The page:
The Crown Estate said that it expects some of the planned projects to "prove too costly or construction too challenging", meaning there will be "some further attrition in the pipeline of project".
A number of high-profile UK offshore projects have been cancelled or downsized over the last year. The clearest casualty is the 1.2GW Atlantic Array project in the Bristol Channel in south-west England. The Crown Estate later said the site of the axed project is unviable for development.
And despite Crown Estate claims that this represents "healthy attrition", worrying statements from a number of developers with Round 3 projects reveal greater risks to the UK's pipeline.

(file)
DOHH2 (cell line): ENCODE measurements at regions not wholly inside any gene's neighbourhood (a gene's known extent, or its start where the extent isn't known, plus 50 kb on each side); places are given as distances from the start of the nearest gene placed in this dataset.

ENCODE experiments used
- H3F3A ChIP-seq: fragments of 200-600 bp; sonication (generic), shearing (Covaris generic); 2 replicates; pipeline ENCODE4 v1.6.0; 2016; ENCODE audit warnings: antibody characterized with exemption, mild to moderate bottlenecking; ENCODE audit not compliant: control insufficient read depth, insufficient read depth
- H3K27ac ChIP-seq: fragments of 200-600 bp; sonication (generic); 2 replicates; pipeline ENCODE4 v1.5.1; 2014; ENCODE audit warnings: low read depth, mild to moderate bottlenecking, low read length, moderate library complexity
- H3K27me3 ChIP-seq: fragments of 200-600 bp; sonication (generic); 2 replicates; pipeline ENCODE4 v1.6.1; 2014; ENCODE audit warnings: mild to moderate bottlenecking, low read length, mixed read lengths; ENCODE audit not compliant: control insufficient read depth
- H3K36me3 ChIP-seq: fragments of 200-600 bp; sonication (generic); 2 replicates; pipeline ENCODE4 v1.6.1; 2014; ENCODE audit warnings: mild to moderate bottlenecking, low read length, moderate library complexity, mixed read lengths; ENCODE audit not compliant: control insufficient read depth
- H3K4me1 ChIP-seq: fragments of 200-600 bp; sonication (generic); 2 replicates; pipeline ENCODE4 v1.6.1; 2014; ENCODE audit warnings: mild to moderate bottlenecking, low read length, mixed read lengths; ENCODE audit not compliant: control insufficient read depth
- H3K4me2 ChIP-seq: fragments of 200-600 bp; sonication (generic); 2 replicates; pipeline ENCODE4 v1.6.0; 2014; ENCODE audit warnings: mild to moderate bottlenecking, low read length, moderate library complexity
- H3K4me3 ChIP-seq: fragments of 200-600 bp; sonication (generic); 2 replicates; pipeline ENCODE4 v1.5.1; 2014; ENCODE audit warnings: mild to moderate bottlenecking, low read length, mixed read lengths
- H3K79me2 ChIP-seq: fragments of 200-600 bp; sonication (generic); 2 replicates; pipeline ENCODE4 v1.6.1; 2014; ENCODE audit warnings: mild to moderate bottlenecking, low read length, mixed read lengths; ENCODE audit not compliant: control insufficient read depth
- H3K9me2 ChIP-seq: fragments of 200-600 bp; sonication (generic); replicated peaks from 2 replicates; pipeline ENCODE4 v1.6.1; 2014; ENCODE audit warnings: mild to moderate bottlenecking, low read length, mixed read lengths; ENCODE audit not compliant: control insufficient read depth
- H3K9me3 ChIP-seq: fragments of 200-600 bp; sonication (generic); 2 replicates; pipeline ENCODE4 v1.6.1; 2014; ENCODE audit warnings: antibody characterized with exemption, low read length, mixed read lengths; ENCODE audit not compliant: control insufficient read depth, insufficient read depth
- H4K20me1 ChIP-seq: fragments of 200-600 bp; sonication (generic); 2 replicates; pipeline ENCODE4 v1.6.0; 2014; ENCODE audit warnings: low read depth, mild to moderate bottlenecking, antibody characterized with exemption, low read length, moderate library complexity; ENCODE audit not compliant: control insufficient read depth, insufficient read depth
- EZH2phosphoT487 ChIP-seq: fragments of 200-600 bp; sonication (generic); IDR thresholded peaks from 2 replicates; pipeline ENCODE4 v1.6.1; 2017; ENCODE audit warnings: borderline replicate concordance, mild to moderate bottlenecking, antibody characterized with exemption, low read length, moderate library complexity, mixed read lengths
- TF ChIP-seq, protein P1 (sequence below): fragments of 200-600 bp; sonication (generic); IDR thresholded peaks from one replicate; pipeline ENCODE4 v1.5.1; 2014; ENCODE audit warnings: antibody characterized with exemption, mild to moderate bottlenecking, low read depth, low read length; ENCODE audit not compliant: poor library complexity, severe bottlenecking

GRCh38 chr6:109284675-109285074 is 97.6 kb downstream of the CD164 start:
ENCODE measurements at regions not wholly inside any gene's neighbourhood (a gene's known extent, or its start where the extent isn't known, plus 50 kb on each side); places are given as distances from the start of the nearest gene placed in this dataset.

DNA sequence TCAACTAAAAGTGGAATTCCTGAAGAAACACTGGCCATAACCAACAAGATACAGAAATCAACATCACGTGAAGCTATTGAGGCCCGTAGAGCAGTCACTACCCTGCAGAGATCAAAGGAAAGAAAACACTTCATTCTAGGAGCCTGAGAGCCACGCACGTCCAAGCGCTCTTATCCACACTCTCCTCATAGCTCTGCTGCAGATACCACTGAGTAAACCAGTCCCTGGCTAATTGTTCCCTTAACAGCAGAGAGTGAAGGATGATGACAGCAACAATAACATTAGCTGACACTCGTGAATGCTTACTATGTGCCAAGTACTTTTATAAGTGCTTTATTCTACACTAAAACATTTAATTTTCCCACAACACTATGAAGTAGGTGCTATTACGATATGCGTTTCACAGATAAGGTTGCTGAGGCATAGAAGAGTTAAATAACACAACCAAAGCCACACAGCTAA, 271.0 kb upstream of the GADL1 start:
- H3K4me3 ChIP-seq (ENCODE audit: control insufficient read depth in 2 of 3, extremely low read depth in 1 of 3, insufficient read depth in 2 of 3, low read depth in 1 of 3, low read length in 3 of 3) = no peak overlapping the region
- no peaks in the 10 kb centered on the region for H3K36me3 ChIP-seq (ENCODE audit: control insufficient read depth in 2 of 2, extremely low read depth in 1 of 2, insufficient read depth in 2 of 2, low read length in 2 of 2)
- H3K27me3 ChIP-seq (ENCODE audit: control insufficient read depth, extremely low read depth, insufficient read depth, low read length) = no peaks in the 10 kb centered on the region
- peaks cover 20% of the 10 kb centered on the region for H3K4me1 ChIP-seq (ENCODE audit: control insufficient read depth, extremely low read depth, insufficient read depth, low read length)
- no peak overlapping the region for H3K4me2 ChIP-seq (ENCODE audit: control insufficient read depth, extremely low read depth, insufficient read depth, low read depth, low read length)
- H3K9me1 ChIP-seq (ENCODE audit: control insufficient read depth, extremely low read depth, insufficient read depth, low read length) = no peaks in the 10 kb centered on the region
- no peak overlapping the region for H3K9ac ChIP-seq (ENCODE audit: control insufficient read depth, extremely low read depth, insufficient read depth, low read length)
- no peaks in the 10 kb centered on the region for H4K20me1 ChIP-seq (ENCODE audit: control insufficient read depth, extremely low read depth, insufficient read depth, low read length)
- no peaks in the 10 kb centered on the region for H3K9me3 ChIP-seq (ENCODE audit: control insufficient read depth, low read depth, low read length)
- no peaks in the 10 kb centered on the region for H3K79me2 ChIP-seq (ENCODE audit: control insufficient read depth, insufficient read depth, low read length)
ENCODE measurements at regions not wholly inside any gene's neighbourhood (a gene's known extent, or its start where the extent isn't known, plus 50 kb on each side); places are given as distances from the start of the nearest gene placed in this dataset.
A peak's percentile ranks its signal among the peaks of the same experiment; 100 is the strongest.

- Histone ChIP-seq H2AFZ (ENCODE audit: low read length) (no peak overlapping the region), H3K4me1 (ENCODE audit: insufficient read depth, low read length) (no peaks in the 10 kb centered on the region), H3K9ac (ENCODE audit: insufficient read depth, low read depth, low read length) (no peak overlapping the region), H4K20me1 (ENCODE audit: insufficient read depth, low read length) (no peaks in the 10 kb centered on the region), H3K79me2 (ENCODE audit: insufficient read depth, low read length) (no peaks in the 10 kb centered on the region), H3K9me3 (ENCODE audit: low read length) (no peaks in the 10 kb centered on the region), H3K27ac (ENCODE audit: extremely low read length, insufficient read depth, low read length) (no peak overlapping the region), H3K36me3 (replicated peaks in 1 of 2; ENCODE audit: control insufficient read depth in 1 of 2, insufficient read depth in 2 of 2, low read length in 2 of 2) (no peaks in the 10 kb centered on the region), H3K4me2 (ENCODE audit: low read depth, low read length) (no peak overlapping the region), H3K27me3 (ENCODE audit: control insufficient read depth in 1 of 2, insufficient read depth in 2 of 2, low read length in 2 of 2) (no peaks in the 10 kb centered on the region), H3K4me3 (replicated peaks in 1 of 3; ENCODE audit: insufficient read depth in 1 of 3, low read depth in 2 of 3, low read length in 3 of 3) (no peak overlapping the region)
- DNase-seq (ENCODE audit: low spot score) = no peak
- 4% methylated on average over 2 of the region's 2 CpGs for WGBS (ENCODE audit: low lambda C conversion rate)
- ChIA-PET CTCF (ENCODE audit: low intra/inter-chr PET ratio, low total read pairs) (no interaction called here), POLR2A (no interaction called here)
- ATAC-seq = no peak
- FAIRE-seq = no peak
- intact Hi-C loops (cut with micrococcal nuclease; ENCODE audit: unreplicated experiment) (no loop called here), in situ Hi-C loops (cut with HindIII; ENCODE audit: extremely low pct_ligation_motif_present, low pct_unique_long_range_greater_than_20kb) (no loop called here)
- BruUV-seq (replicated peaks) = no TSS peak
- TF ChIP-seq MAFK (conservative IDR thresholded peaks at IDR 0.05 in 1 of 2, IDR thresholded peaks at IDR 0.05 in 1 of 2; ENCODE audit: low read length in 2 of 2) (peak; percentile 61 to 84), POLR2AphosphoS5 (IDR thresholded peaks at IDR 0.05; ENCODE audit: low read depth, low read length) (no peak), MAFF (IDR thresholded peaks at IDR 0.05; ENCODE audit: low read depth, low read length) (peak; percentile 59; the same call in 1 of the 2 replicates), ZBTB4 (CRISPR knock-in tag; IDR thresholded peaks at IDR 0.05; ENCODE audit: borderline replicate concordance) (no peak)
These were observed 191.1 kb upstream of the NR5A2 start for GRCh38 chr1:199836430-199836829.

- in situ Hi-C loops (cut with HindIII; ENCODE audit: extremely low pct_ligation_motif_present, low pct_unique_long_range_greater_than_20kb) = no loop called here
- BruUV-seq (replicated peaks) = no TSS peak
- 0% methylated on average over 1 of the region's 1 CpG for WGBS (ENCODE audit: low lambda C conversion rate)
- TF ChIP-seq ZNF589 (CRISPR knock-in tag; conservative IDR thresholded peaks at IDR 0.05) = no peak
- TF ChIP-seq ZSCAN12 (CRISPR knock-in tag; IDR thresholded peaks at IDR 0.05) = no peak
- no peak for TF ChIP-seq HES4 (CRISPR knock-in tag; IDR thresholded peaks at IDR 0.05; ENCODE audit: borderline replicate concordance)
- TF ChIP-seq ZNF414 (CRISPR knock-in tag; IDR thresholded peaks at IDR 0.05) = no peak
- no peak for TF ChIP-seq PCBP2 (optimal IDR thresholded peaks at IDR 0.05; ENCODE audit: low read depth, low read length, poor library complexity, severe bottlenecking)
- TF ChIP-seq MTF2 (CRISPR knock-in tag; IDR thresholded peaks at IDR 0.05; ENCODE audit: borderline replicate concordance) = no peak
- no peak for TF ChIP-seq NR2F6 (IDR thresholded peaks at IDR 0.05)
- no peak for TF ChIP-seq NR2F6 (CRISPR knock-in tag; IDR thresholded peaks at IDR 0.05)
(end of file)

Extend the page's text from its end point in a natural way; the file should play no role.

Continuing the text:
The body said that it expects there to be 700MW of offshore capacity under construction by the summer of 2015, with a further 4.9GW consented pre-construction and 11 GW in the consenting process.
In its annual report, the Crown Estate said that it expected these cuts despite the "recent energy market reform [that] has brought welcome clarity" on a regulatory basis.
In 2010 the UK embarked on the world's most ambitious offshore wind programme, awarding rights for the development of 32GW of projects under its Round 3 tender. But over the last year, cancellations and cuts have shaved 3.17GW from these plans.